For most modelling exercises, extreme values pose a real problem. Whether these points are considered outliers* or influential points, it is good practice to identify, visualise and possibly exclude them for the sake of your model. Extreme values can really mess up your estimates and consequently your conclusions!
Of course in some fields, such as marketing or retail analytics, extreme values may represent a significant opportunity. Perhaps there are some customers that are simply off the charts in terms of purchase size and frequency. It would then be a good idea to identify them and do everything you can to retain them!
An extreme value may come to be via a mistake in data collection or it could have been legitimately generated from the statistical process the generated your data, however unlikely. The decision on whether a point is extreme is inherently subjective. Some people believe outliers should never be excluded unless the data point is surely a mistake, others seem to be far more ruthless… lucky there exists a set of tools to aid us in our decisions regarding extreme data.
The univariate case
In the univariate case, the problem of extreme values is relatively straight forward. Let’s generate a vector of data from a standard normal distribution and add to this vector one point that is five times the size of a point randomly chosen:
set.seed(8) # 1000 random standard normal variates q = rnorm(n=1000) # adding an 'extreme value' q = c(q,sample(q,size=1)*5) # summary summary(q) Min. 1st Qu. Median Mean 3rd Qu. Max. -3.28200 -0.72470 -0.02786 -0.03383 0.66420 7.39500 # plotting boxplot(q)
The most extreme data point is 7.39500 and it can be seen on the plot sitting far above the others. This point could be defined as an outlier.
There are also a number of statistical tests that can be deployed to test for an outlying point in univariate data (assuming normality). One such test is the ‘Grubbs test for one outlier’ that can be found in the outliers package:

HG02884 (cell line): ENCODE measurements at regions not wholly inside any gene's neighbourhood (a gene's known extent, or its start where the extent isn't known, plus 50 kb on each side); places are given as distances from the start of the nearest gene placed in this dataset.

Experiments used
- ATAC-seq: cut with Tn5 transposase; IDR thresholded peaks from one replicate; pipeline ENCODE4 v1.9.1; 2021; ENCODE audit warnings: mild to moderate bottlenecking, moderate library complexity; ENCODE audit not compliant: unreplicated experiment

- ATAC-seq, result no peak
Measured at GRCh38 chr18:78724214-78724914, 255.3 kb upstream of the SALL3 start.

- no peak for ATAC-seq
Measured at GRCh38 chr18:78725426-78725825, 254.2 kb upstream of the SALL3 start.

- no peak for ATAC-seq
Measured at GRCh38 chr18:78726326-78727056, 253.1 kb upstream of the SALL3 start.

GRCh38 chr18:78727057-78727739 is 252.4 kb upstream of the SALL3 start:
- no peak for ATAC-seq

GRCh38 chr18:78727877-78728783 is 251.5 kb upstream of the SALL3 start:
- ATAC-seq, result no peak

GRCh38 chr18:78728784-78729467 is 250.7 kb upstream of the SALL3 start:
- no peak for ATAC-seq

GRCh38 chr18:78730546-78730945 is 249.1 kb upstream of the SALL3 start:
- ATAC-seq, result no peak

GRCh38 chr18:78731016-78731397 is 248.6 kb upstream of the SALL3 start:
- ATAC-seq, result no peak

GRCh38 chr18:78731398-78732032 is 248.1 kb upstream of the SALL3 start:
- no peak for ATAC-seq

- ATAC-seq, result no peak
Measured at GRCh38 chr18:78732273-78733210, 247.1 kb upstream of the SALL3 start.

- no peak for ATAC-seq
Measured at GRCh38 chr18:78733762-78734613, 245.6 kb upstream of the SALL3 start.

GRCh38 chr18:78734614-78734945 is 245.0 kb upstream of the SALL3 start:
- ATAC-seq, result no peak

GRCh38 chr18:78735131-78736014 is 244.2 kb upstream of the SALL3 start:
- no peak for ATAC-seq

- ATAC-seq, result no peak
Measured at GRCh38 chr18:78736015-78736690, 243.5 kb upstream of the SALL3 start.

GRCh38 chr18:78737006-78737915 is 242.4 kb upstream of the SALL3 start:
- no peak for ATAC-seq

library(outliers) # testing for one outlier grubbs.test(q) Grubbs test for one outlier data: q G = 7.08620, U = 0.94974, p-value = 3.593e-10 alternative hypothesis: highest value 7.39479015341698 is an outlier
Here we have strong evidence against the null hypothesis that the highest value in the data is not an outlier.
This is all well and good, but what happens when you are faced with multivariate data, perhaps with a high number of dimensions? An extreme value for one dimension may not appear extreme for the rest, making it had to systematically identify problem values.
The multivariate case
The local outlier factor algorithm (LOF) proposed by Markus M. Breunig, Hans-Peter Kriegel, Raymond T. Ng and Jörg Sander in the early 2000s provides a general mechanism to identify extreme values in multivariate data. Not only does LOF allow us to identify these values, it also gives the degree to which a given point is considered ‘outlying.’ In simple terms, the LOF looks at a point in relation to its nearest neighbours in the data cloud and determines it’s degree of local isolation. If the point is very isolated it is given a high score. An implementation of the LOF algorithm, lofactor(data,k), can be found in the DMwR package. The argument k specifies the number of neighbours considered when assessing each point. The example below demonstrates the system:
Vectors x,y and z each represent 1000 data points generated from separate standard normal distributions. 5 ‘extreme’ points are then added to each vector. The effect is a central data cloud with several extreme satellite points. We wish to use the LOF algorithm to flag these satellite points.
set.seed(20) x = rnorm(1000) x = c(x,sample(x,size=5)*5) y = rnorm(1000) y = c(y,sample(y,size=5)*5) z = rnorm(1000) z = c(z,sample(z,size=5)*5) # dat is a data frame comprised of the three vectors dat = data.frame(x,y,z) # visualising the data pairs(dat)
Calling the LOF function scores each point in relation to its abnormality:
library(DMwR) # let's use 6 neighbours scores = lofactor(dat, k=6) # viewing the scores for the first few points head(scores)  1.0080632 1.0507945 1.1839767 0.9840658 1.0239369 1.1021009
Now lets take the top 10 most extreme points:
# storing the 10 ten most outlying points in a vector called 'outliers' top.ten = order(scores, decreasing=TRUE)[1:10] # printing top.ten  1003 1004 1001 1005 883 785 361 589 130 283
Plotting the data with the 10 most extreme points coloured red:
# outliers will be coloured red, all other points will be black colouring = rep(1,nrow(dat)) colouring[top.ten] = 2 # outliers will be crosses, all other points will be circles symbol = rep(1,nrow(dat)) symbol[top.ten] = 4 # visualising the data pairs(dat,col=colouring,pch=symbol)
As we can see, the algorithm does a pretty good job of identifying the satellites!
Viewing the data in 3 dimensions further confirms the result. The red points indicate our top 10 most extreme points as suggested by LOF:
Of course you must decide on your value for k. Try a few different values and visualise the data until you are happy.
*Actually defining an outlier is a prickly subject so I have steered clear!